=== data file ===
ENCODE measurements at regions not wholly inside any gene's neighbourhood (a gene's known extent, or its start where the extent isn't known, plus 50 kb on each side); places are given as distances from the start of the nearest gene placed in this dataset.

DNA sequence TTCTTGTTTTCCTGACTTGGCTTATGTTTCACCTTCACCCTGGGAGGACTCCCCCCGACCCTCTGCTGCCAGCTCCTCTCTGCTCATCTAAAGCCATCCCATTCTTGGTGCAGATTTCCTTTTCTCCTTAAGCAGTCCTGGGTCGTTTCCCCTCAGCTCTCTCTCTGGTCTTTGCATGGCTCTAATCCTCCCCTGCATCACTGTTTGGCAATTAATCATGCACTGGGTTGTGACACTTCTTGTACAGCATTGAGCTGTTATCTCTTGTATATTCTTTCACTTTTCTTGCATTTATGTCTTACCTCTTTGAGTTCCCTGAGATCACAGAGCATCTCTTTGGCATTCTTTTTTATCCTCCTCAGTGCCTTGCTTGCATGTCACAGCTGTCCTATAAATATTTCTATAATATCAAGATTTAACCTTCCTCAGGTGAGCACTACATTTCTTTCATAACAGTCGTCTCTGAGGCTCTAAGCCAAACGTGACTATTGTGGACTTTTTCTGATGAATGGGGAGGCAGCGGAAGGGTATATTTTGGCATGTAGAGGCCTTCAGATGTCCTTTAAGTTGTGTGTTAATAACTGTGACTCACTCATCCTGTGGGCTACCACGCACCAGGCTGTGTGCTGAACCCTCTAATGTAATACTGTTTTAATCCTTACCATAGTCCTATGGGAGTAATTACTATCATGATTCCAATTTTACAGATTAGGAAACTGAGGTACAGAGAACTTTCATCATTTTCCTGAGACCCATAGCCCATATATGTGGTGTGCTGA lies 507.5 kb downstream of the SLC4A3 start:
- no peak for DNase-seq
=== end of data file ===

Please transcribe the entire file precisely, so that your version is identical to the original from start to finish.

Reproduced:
ENCODE measurements at regions not wholly inside any gene's neighbourhood (a gene's known extent, or its start where the extent isn't known, plus 50 kb on each side); places are given as distances from the start of the nearest gene placed in this dataset.

DNA sequence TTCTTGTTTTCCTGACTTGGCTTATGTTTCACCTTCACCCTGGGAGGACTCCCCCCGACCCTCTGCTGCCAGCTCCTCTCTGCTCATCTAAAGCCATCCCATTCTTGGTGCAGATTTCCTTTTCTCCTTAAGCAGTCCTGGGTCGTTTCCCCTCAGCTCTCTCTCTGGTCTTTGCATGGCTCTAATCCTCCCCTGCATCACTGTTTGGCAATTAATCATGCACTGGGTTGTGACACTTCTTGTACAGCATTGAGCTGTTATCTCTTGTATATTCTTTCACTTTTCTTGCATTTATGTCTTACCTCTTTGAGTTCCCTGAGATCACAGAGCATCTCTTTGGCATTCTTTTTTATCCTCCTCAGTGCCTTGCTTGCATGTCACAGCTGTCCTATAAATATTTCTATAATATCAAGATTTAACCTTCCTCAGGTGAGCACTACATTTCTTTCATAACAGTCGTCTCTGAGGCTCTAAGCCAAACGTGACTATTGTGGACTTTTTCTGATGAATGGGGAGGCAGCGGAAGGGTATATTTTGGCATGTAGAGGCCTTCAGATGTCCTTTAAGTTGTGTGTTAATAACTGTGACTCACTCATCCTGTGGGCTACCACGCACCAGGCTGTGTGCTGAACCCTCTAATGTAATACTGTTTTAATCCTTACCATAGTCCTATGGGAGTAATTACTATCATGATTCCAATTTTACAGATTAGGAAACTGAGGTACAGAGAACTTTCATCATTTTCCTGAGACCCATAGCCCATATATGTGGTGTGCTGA lies 507.5 kb downstream of the SLC4A3 start:
- no peak for DNase-seq